ADVERSITY's Sentences and Contexts

Learn ADVERSITY from sentences of classic books. The app collects 10,000 middle or hard words; input your word, you not only get its meaning and example, but also have sentences and their contexts from classic literatures.

 Sentences of adversity
Definition:
n. state of misfortune, hardship, or affliction; misfortune
Example:
A young boy who's strength in adversity is an inspiration to all who know him.
Sentence in Classic:
She had stated therein that she had fallen into adversity, and was leaving Dover for good, but had quite made up her mind to it, and was so well that nobody need be uncomfortable about her.
David Copperfield By Charles Dickens Context
Always a friend or a comrade may fail you, and be the first to desert you in a time of adversity; but never will a KOPECK fail you, whatever may be your plight.
Dead Souls By Nikolai Vasilievich Gogol Context
It has been said by ancient writers that to be pinched by adversity or pampered by prosperity is the common lot of men, and that in whichever way they are acted upon the result is the same.
Discourses on the First Decade of Titus Livius By Niccolo Machiavelli Context
But Caroline Beaufort possessed a mind of an uncommon mould, and her courage rose to support her in her adversity.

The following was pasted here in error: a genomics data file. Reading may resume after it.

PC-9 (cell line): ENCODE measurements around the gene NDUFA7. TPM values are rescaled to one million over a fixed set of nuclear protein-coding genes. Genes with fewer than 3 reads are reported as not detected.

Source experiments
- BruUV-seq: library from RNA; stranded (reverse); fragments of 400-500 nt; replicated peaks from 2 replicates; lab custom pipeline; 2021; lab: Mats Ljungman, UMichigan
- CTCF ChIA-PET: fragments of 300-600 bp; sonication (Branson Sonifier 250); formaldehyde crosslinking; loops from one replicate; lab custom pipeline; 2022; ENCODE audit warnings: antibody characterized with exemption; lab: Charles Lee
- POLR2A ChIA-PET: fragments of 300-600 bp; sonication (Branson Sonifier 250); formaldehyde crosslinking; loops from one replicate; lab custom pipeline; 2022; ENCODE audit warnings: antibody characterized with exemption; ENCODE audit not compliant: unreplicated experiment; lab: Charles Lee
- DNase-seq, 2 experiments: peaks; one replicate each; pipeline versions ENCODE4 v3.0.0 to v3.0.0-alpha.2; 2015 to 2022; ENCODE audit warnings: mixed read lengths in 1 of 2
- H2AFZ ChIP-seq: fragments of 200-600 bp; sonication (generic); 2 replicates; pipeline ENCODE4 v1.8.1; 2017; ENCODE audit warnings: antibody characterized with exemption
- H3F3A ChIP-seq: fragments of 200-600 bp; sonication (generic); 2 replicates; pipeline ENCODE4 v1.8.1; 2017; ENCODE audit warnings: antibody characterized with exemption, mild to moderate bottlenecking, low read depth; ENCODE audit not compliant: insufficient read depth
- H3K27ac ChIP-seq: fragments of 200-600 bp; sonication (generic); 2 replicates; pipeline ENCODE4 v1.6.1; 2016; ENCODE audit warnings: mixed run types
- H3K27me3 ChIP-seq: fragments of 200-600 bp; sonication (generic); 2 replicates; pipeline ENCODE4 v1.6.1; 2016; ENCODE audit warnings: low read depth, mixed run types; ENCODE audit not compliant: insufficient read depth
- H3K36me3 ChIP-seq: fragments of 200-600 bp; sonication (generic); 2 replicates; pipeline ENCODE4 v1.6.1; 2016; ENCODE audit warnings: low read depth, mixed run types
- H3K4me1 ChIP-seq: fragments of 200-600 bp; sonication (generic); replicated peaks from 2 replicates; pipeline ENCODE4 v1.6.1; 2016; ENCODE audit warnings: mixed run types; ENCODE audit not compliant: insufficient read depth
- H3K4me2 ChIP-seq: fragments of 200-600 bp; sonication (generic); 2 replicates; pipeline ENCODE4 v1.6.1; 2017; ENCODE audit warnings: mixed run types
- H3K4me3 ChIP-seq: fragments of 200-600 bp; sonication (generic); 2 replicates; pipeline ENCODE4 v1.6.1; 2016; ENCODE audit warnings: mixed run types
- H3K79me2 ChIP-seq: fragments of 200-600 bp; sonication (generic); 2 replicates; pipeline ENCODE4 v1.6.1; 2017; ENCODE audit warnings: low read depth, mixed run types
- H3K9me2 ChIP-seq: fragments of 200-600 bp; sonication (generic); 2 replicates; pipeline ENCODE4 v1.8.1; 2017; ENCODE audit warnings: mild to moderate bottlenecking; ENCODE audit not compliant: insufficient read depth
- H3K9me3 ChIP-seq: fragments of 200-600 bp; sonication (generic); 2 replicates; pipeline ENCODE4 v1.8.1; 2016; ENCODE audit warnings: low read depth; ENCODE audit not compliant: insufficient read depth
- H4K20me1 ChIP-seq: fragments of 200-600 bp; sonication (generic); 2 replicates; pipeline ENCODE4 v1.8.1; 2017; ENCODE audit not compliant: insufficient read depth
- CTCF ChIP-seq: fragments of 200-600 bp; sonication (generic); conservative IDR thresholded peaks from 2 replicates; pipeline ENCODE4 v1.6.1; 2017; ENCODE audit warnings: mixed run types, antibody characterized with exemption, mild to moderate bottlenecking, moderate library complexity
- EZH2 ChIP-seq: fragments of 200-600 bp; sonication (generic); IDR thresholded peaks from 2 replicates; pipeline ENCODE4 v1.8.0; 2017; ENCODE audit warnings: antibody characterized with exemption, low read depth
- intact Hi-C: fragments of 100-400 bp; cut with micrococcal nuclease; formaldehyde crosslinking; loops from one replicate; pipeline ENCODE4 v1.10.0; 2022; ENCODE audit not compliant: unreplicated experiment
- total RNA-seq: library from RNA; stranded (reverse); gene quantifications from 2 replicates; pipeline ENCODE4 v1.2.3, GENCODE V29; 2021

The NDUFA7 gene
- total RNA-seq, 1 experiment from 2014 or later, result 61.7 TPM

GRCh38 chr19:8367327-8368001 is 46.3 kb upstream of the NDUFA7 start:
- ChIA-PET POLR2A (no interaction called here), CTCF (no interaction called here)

Frankenstein By Mary Wollstonecraft (Godwin) Shelley Context
But ere Cedric penetrated as far as the old hall in which he had himself been a prisoner, the inventive genius of Wamba had procured liberation for himself and his companion in adversity.
Ivanhoe By Walter Scott Context
She had always been exposed completely naked to the sharp wind of adversity; now it seemed to her she was clothed.
Les Misérables (V2) By Victor Hugo Context
He will increase in strength and honor by struggling with adversity, which he will convert into prosperity.
The Count of Monte Cristo By Alexandre Dumas Context
Her soul had been baked hard in the fire of adversity, and there was no altering it now; life to her was the hunt for daily bread, and ideas existed for her only as they bore upon that.
The Jungle By Upton Sinclair Context
I conclude, therefore, that no principality is secure without having its own forces; on the contrary, it is entirely dependent on good fortune, not having the valour which in adversity would defend it.
The Prince By Nicolo Machiavelli Context